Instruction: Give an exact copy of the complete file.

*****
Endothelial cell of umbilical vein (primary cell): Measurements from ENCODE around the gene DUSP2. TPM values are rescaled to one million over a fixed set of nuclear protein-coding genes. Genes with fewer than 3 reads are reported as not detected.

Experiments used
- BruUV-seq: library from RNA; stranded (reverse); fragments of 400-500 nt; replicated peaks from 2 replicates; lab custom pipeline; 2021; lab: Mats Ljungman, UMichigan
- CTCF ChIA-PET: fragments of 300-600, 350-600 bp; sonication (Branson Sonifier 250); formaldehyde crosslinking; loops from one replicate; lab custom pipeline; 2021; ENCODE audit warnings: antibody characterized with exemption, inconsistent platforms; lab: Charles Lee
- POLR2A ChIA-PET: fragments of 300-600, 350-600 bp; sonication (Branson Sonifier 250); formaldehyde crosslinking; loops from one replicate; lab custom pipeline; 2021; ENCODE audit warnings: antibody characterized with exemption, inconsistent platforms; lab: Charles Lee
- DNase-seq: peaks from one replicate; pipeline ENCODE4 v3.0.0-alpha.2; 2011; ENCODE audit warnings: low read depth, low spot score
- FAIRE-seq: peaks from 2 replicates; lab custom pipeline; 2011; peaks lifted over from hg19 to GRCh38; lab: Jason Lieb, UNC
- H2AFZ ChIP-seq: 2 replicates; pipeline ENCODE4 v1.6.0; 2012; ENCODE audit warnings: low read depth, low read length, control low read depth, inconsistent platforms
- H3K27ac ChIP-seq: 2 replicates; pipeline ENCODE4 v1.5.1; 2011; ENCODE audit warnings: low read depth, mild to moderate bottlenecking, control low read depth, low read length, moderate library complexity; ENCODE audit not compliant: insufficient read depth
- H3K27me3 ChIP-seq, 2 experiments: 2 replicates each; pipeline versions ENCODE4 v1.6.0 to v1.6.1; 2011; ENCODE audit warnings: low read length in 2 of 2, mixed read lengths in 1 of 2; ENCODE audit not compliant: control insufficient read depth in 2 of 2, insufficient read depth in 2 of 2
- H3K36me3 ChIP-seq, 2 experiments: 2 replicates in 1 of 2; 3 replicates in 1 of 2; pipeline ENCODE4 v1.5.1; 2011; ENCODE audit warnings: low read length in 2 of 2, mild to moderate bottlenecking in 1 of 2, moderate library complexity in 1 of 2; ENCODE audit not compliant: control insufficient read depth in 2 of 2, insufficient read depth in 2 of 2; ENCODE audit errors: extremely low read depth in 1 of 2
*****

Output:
Endothelial cell of umbilical vein (primary cell): Measurements from ENCODE around the gene DUSP2. TPM values are rescaled to one million over a fixed set of nuclear protein-coding genes. Genes with fewer than 3 reads are reported as not detected.

Experiments used
- BruUV-seq: library from RNA; stranded (reverse); fragments of 400-500 nt; replicated peaks from 2 replicates; lab custom pipeline; 2021; lab: Mats Ljungman, UMichigan
- CTCF ChIA-PET: fragments of 300-600, 350-600 bp; sonication (Branson Sonifier 250); formaldehyde crosslinking; loops from one replicate; lab custom pipeline; 2021; ENCODE audit warnings: antibody characterized with exemption, inconsistent platforms; lab: Charles Lee
- POLR2A ChIA-PET: fragments of 300-600, 350-600 bp; sonication (Branson Sonifier 250); formaldehyde crosslinking; loops from one replicate; lab custom pipeline; 2021; ENCODE audit warnings: antibody characterized with exemption, inconsistent platforms; lab: Charles Lee
- DNase-seq: peaks from one replicate; pipeline ENCODE4 v3.0.0-alpha.2; 2011; ENCODE audit warnings: low read depth, low spot score
- FAIRE-seq: peaks from 2 replicates; lab custom pipeline; 2011; peaks lifted over from hg19 to GRCh38; lab: Jason Lieb, UNC
- H2AFZ ChIP-seq: 2 replicates; pipeline ENCODE4 v1.6.0; 2012; ENCODE audit warnings: low read depth, low read length, control low read depth, inconsistent platforms
- H3K27ac ChIP-seq: 2 replicates; pipeline ENCODE4 v1.5.1; 2011; ENCODE audit warnings: low read depth, mild to moderate bottlenecking, control low read depth, low read length, moderate library complexity; ENCODE audit not compliant: insufficient read depth
- H3K27me3 ChIP-seq, 2 experiments: 2 replicates each; pipeline versions ENCODE4 v1.6.0 to v1.6.1; 2011; ENCODE audit warnings: low read length in 2 of 2, mixed read lengths in 1 of 2; ENCODE audit not compliant: control insufficient read depth in 2 of 2, insufficient read depth in 2 of 2
- H3K36me3 ChIP-seq, 2 experiments: 2 replicates in 1 of 2; 3 replicates in 1 of 2; pipeline ENCODE4 v1.5.1; 2011; ENCODE audit warnings: low read length in 2 of 2, mild to moderate bottlenecking in 1 of 2, moderate library complexity in 1 of 2; ENCODE audit not compliant: control insufficient read depth in 2 of 2, insufficient read depth in 2 of 2; ENCODE audit errors: extremely low read depth in 1 of 2